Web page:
Unmasking derogatory slurs

Kylie Clifton, Staff Writer

Twitter: now allowing 280 characters, twice the number of characters allowed previously. What does this mean? More characters for toilet tweets? Viral videos? Inspiration or expression? Or more hateful, and derogatory messages and news stories? It is unknown what this expanded freedom of expression today will contribute to society, but one thing is for certain: discriminatory slurs will probably figure into the picture.

According to The Independent, “Each day, 10,000 tweets containing racial slurs are drafted and posted to Twitter.” This excludes not only alternate social media platforms, but also the number of tweets containing sexist, homophobic, islamophobic or even more derogatory messages. To the shock of many, oppression of someone’s gender, religion, race, and sexuality,  is very active in the 2’st century. Derogatory slurs are indeed forms of oppression, and are somehow being spoken by children, teens, adults, and elders. Derogatory terms have intense power and meaning, as result of their deep rooted history of fear, hate, and oppression. Sophomore Jade Thake claims, “Some people tend to use them as they believe it’s okay, hearing in songs and available media.” Today people use derogatory slurs without at all grasping the ultimative disrespect, ignoring the history of years upon years of oppression.

Similarly to how derogatory slurs are used today, these slurs came to be as hateful “nicknames” based upon other words used as insults. In general, slurs or curse words contain a strong sense of power in our vocabulary, due to the deep-rooted oppression compared to other insults. Sophomore Aleja Chambers says, “These words have much more of a bite,  much more offensive over any other words.” People have found that using such a hateful words gives them more power over someone by intentionally offending another person for personal gain. French teacher Jaime Hassing-Pierce shares feeling, “pure-disgust and disappointment” upon hearing the use of these words in the school hallways.  In general, people are hateful and bully other people only based on what they see to be different to themselves. Hateful people are  hateful potentially due to unhappiness, their social environment, and lacking any cultural understanding.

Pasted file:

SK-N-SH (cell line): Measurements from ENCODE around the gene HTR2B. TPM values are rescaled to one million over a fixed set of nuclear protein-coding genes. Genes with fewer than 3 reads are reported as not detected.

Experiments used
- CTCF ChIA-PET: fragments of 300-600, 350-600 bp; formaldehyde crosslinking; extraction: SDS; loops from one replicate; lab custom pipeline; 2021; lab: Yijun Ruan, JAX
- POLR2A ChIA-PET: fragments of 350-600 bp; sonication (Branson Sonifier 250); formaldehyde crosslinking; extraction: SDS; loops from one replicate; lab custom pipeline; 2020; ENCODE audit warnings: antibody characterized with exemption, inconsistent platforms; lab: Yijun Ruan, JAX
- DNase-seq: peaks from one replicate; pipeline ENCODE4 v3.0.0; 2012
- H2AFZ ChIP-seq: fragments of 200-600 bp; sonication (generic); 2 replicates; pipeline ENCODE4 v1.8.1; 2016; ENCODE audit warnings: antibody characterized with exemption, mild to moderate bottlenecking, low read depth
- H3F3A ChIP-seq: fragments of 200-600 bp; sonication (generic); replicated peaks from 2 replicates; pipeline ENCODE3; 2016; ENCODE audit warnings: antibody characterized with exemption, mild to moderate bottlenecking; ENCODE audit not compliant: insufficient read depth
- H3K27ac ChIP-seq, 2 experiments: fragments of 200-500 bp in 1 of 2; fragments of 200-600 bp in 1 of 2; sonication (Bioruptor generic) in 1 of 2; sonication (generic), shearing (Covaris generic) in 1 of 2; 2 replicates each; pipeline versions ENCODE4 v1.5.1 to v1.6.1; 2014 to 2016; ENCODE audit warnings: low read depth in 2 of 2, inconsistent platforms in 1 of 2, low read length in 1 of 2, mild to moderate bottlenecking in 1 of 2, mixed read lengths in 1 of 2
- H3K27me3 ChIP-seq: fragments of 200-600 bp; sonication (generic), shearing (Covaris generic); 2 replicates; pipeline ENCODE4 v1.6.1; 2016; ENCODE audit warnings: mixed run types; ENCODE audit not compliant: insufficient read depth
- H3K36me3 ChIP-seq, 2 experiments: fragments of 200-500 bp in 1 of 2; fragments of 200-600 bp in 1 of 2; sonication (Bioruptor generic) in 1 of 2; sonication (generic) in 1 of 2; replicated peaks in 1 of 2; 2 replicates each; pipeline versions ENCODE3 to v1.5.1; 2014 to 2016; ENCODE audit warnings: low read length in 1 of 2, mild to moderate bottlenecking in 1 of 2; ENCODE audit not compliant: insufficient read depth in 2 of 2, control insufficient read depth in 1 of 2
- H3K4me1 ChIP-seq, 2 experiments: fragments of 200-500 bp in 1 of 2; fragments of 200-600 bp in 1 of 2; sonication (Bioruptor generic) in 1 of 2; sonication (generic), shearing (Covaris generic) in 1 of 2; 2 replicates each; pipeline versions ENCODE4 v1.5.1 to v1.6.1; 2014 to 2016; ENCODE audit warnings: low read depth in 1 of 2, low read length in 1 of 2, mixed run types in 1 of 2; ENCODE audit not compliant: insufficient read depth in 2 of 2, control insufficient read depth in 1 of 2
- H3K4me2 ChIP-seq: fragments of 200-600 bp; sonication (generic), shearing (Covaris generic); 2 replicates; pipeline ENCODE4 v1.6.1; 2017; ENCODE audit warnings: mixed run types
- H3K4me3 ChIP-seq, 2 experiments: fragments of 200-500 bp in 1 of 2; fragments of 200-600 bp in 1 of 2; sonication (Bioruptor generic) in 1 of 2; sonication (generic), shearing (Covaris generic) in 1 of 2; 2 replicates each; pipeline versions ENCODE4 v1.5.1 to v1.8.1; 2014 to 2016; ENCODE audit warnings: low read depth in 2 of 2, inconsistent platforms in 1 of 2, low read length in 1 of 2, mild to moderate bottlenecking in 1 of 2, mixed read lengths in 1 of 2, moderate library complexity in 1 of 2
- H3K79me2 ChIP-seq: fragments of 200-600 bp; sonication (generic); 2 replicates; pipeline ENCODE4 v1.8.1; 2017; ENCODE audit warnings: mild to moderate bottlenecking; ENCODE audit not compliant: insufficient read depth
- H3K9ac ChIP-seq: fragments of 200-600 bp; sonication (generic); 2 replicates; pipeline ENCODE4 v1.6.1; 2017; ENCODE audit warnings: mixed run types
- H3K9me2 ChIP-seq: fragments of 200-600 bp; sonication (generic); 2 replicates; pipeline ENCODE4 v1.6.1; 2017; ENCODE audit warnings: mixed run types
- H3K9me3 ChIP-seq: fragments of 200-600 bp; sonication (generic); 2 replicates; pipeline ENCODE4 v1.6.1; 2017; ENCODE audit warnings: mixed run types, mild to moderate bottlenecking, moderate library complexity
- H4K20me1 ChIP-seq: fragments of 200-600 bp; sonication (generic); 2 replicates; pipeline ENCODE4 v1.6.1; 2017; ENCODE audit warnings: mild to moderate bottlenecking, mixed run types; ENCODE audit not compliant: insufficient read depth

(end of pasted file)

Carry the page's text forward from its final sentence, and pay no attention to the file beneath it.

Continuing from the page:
Since the development of social media platforms, Facebook and Twitter especially, the use of derogatory slurs has reached a new level. People can now release their wildest thoughts and opinions within seconds, capable of reaching many people at once. According to NY Daily News, “71% of people are more likely to use slurs online or in text messages rather than in person, and only about half say they are likely to ask someone using such language to stop”  Social Media promotes freedom with little to no consequences, French Teacher Madame H.P shares her position, “When saying such terms online, people can’t be seen or called out, feeling a sense of protection behind a screen.”

Today, many of these words have found a place and purpose. Cultures and communities have reclaimed few words that have been used in spite of them.. Reclaiming such daunting words can feel empowering. Among African Americans, several words have been reclaimed and somehow celebrated turning such a hateful word as a word of their own. Several words have also been reclaimed within the LGBTQ community to bring themselves together overcoming the very hate attached to single words. Reclaimed word can be a slippery slope because they can undermine the long history of oppression implicit in these words, allowing it to continue today, just in a hidden form. At any rate, reclaimed words should only respectively repeated by those affected, not bystanders or other’s craving the attention and shock value.

To reflect, derogatory slurs and terms have a hefty amount of power. The use of these words, undermines and degrades races, gender identities, religions, sexualities, and genders. The use of these words so casually and in a joking matter denies the origin of these words. As a society, we should understand and continue to educate ourselves on the history of these astronomical insults if we have any hope at moving forward toward a brighter future.